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Creative disobedience

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Ian Factor stood Friday near a spot in Portland, Maine, where he says police two years ago stopped him from finishing the painting behind him. (Globe Photo)

Creative disobedience

Artists stage 'paint-in' to protest permit law

By Sarah Schweitzer, Globe Staff | July 12, 2004

PORTLAND, Maine -- Like a number of mid-size cities seeking a niche beyond faded industrial hub, Portland has cast itself as a haven for the creatively inclined, carving out a downtown arts district and priding itself on galleries and respected museums that draw tourists and dollars.

But on the city's sidewalks and in its parks, artists say they are faced with a confounding hurdle: a law that requires them to obtain a $75 permit to set up an easel.

''The city says it is worried about congestion, but it's a red herring," said Doug Emerson, a Portland photographer. ''It's an issue of control. We are trying to let artists know that art transcends the written word."

To that end, Emerson and about a dozen other artists on Saturday held a demonstration they playfully referred to as a ''paint-in." They took up their watercolors and paintbrushes, propped easels along the city sidewalks and byways, and painted -- permitless.

The law says Portland authorities could have fined the artists betweem $50 and $500. They did not, and the event went off without a disturbance.

The issue has drawn the attention of the Maine Civil Liberties Union, which plans to hold a public meeting Wednesday with city officials and artists to discuss the law governing easel permits, along with another requiring a permit and proof of insurance for artists who sell their work on city property.

''Artists shouldn't be treated any different than anyone else. If they are blocking the sidewalk, they can be asked to move," said Zachary Heiden, a lawyer for the civil liberties group. ''But there is no need to make a special case for artists that they need to get a permit or insurance."

He added, ''The streets and the sidewalks belong to the people and it's not for the City Council to divvy them up and say where they can be or can't be."

The group has not sued the city but Heiden said litigation is possible if an agreement cannot be reached. City officials defended the law.

''We have a reasonable basis for wanting to know who these people are and wanting to know that they can provide some indemnification," said Gary Wood, Portland's municipal attorney. ''If their position is that they don't want any regulations, no matter how reasonable they are, we probably won't reach agreement."

The issue of how to accommodate artists in urban settings arises with increasing frequency as cities embrace artists as agents of gentrification. Across the country and region -- in Boston, Providence, Lowell, and Portland -- artists have been welcomed into struggling industrial areas where former mills make ideal loft and studio space and low rents make living affordable.

Yet the marriages have not been without tensions. Artists say that municipal leaders often fail to provide subsidies to help them stay put once rents begin to rise in the areas they say they helped to rejuvenate and should be able to continue enjoying.

Equally contentious are restrictions on the sale and creation of art in public. In New York, the issue landed in the courts. There, in what artists hailed as a victory, the Second Circuit Court of Appeals ruled in 1996 that the sale of art is a protected activity under the First Amendment and authorities are limited in their ability to restrict it.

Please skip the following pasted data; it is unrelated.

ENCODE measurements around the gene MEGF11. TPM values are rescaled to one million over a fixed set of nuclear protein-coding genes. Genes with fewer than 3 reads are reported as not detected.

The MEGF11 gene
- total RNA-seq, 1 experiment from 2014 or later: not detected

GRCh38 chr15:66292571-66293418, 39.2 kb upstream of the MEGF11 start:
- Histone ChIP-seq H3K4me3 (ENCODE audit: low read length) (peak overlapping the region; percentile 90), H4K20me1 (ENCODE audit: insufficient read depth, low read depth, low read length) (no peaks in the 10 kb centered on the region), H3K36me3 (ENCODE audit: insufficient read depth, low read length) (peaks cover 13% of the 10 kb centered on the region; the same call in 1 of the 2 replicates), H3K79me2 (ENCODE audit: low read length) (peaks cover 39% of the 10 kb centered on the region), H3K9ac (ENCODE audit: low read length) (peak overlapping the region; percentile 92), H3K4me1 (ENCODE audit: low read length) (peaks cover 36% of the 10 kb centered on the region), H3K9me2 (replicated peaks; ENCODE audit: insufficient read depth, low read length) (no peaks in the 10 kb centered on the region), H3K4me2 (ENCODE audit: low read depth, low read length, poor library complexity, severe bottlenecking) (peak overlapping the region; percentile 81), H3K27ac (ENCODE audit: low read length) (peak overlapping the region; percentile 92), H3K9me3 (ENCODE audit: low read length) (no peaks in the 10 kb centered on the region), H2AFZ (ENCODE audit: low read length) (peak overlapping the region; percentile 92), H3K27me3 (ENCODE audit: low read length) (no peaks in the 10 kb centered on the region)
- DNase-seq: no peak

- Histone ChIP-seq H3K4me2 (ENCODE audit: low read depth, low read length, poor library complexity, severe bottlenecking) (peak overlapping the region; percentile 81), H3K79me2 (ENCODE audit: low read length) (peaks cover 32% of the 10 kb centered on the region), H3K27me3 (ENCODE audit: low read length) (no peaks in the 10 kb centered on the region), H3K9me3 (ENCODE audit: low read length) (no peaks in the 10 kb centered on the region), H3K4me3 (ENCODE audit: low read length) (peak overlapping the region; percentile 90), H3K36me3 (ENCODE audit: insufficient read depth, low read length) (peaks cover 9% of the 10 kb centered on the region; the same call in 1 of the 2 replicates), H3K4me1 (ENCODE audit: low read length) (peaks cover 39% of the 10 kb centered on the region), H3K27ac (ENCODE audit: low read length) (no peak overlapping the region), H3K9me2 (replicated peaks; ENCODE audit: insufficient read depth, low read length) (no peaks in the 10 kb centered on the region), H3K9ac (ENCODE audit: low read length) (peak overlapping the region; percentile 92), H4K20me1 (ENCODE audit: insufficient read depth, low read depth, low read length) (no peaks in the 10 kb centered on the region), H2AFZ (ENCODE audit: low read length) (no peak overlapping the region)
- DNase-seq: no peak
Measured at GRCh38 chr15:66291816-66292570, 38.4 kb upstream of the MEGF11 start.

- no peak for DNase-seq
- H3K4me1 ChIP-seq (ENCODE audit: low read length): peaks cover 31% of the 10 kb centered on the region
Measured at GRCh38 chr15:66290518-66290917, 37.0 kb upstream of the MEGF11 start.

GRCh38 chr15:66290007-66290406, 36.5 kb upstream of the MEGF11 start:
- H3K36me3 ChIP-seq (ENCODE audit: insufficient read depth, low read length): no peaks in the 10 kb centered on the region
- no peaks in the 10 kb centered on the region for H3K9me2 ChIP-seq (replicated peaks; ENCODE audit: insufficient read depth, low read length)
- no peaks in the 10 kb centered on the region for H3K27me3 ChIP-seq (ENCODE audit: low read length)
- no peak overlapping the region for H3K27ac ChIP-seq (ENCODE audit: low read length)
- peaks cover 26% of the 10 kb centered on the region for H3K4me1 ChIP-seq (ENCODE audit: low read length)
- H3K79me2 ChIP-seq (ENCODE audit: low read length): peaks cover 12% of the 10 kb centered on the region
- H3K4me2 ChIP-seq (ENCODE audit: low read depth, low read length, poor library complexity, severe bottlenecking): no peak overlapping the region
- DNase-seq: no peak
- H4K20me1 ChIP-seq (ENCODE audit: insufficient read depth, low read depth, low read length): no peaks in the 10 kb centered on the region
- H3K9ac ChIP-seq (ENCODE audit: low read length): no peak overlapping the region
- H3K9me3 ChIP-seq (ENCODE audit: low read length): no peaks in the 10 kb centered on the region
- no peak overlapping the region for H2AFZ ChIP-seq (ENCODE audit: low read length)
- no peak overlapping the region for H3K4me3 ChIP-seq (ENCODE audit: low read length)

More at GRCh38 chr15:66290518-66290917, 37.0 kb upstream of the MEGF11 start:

The restrictions remain in some cities, although authorities do not always know the specifics of the laws and their enforcement.

Boston, for example, charges artists an annual fee of $15 per square foot of public space used for the sale of art. It also requires an artist to obtain a permit for setting up an easel on streets or sidewalks, but how much that permit costs is an open question.

''We have never had a case of somebody applying for a permit for an easel." said Seth Gitell, spokesman for Mayor Thomas M. Menino. He declined to speculate as to the cost of such a permit.

In Portland last week, the artists' demonstration had city officials scrambling to explain their laws. City officials said there is an annual $225 fee for a license to sell art on city property and an annual $75 fee for a permit to set up an easel. But how the requirement is enforced is less clear. City officials note that no artists have been fined for painting without a permit.

''There is an ordinance on the books that says that," said Peter DeWitt, a city spokesman. ''But realistically, would we require them to get a permit or move their easel if they are not blocking the sidewalk? No."

Artists say the city's open-ended interpretation of the law could lead to selective enforcement.

Ian Factor, 34, a painter and native of Burlington, Mass., who now makes his home in Portland, said two years ago he was painting three boys in a city park when a police officer in a cruiser pulled alongside him and asked for a permit. He did not have one and agreed to leave the area. The officer did not issue a citation.

''I was like, 'Am I on Candid Camera?' " said Factor, who attended Saturday's demonstration. ''It's a sad day when artists get harassed for painting on the street."

City officials say the incident Factor cites was an isolated one. ''We look at ourselves as an artist-friendly community, " said DeWitt. ''But there are certain rules and procedures that have to be followed and we're trying to balance the First Amendment right to gather and the public's right to access public spaces without obstacle."

From The Boston Globe

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